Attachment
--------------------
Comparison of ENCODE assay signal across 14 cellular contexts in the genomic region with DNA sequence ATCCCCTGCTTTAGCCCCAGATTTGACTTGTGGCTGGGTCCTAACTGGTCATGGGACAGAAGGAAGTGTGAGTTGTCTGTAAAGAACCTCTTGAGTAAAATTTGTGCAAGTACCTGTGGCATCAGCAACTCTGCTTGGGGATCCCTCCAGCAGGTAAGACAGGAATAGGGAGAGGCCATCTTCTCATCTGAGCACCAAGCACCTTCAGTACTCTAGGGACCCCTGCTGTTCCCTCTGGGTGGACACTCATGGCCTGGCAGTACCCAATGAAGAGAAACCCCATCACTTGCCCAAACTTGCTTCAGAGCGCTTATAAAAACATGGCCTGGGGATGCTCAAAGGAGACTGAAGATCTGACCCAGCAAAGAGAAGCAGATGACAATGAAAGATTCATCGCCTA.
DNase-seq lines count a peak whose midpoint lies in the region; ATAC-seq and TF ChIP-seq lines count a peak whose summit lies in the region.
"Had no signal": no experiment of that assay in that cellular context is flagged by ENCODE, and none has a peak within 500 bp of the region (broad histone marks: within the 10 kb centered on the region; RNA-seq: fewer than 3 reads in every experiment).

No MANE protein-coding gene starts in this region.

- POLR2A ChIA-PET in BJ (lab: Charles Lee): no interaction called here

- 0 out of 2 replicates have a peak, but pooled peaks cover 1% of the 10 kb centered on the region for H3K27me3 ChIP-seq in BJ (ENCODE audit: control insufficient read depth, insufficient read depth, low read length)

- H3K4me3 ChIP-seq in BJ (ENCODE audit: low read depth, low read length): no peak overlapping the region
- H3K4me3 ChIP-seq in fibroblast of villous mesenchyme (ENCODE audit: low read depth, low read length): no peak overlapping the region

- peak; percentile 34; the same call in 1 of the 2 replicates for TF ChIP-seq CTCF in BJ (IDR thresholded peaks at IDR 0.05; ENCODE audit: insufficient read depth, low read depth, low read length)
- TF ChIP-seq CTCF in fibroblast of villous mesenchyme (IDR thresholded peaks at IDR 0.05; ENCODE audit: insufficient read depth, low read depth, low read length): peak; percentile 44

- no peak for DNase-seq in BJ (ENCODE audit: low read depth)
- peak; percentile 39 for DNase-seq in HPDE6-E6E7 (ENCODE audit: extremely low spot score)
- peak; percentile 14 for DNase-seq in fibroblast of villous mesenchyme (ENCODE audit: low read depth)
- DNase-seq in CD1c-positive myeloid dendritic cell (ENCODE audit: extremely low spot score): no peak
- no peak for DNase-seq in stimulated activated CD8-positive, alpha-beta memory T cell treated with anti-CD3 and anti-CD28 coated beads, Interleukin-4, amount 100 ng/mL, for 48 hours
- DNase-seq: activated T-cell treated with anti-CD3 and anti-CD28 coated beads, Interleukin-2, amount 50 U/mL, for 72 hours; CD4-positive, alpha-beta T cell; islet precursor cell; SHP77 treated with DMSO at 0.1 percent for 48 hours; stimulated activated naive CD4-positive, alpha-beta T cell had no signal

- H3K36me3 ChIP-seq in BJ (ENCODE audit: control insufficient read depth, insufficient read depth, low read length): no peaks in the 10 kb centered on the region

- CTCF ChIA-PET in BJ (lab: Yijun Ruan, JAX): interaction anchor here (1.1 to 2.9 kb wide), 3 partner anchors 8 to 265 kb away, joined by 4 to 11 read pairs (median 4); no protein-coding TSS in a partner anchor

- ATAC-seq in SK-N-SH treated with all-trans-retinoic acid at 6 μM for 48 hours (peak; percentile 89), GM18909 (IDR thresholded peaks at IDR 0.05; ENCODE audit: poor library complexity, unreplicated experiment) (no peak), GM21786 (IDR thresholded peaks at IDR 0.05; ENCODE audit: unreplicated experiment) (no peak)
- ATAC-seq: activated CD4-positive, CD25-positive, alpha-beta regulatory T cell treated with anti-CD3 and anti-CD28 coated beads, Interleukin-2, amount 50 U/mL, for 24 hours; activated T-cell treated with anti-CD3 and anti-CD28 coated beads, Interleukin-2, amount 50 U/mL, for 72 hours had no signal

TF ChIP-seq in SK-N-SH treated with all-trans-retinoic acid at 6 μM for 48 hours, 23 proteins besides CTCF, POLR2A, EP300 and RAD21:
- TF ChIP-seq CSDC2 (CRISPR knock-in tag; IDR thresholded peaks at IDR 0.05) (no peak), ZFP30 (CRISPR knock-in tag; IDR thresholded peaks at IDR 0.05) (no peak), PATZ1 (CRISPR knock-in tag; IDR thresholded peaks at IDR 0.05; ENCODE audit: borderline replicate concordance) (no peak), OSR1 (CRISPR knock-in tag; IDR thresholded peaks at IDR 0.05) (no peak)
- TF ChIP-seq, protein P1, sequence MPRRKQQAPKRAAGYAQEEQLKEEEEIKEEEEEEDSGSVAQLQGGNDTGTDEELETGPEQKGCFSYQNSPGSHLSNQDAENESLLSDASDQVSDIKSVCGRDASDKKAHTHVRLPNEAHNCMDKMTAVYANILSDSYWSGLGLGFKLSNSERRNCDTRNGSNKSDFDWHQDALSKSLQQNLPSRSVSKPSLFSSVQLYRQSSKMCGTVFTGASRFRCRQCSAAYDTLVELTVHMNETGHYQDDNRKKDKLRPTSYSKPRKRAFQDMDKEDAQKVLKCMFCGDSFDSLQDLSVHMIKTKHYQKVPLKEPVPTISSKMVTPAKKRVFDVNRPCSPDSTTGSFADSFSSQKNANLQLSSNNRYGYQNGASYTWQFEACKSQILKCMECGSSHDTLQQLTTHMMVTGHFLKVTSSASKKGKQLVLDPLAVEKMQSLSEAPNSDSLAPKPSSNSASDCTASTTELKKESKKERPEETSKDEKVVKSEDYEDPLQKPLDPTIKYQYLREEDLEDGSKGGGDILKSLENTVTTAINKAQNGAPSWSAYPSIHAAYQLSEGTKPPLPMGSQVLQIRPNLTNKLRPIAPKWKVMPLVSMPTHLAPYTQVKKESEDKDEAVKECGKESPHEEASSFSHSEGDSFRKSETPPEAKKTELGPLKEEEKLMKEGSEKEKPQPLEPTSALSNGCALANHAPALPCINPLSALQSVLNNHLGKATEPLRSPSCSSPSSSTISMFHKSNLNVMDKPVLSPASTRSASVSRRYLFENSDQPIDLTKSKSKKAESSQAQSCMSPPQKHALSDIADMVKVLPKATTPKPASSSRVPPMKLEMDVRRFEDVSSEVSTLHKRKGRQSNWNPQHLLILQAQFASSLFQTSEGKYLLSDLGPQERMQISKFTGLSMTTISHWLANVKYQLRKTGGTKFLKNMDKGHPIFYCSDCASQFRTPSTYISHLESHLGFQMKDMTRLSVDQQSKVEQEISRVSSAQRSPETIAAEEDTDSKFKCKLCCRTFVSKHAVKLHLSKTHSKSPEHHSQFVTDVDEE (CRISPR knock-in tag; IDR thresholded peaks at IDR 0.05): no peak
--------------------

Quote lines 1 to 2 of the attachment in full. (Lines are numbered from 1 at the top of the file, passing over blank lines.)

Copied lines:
Comparison of ENCODE assay signal across 14 cellular contexts in the genomic region with DNA sequence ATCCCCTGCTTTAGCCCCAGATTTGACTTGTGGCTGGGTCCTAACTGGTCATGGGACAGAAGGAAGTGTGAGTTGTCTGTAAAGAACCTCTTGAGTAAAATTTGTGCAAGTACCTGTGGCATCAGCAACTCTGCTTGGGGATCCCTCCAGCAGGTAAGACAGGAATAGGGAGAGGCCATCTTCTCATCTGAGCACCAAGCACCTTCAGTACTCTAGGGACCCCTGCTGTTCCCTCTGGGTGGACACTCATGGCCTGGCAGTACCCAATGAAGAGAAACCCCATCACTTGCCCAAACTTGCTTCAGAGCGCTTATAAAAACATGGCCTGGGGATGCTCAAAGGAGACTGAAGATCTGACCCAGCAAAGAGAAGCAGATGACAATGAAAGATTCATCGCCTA.
DNase-seq lines count a peak whose midpoint lies in the region; ATAC-seq and TF ChIP-seq lines count a peak whose summit lies in the region.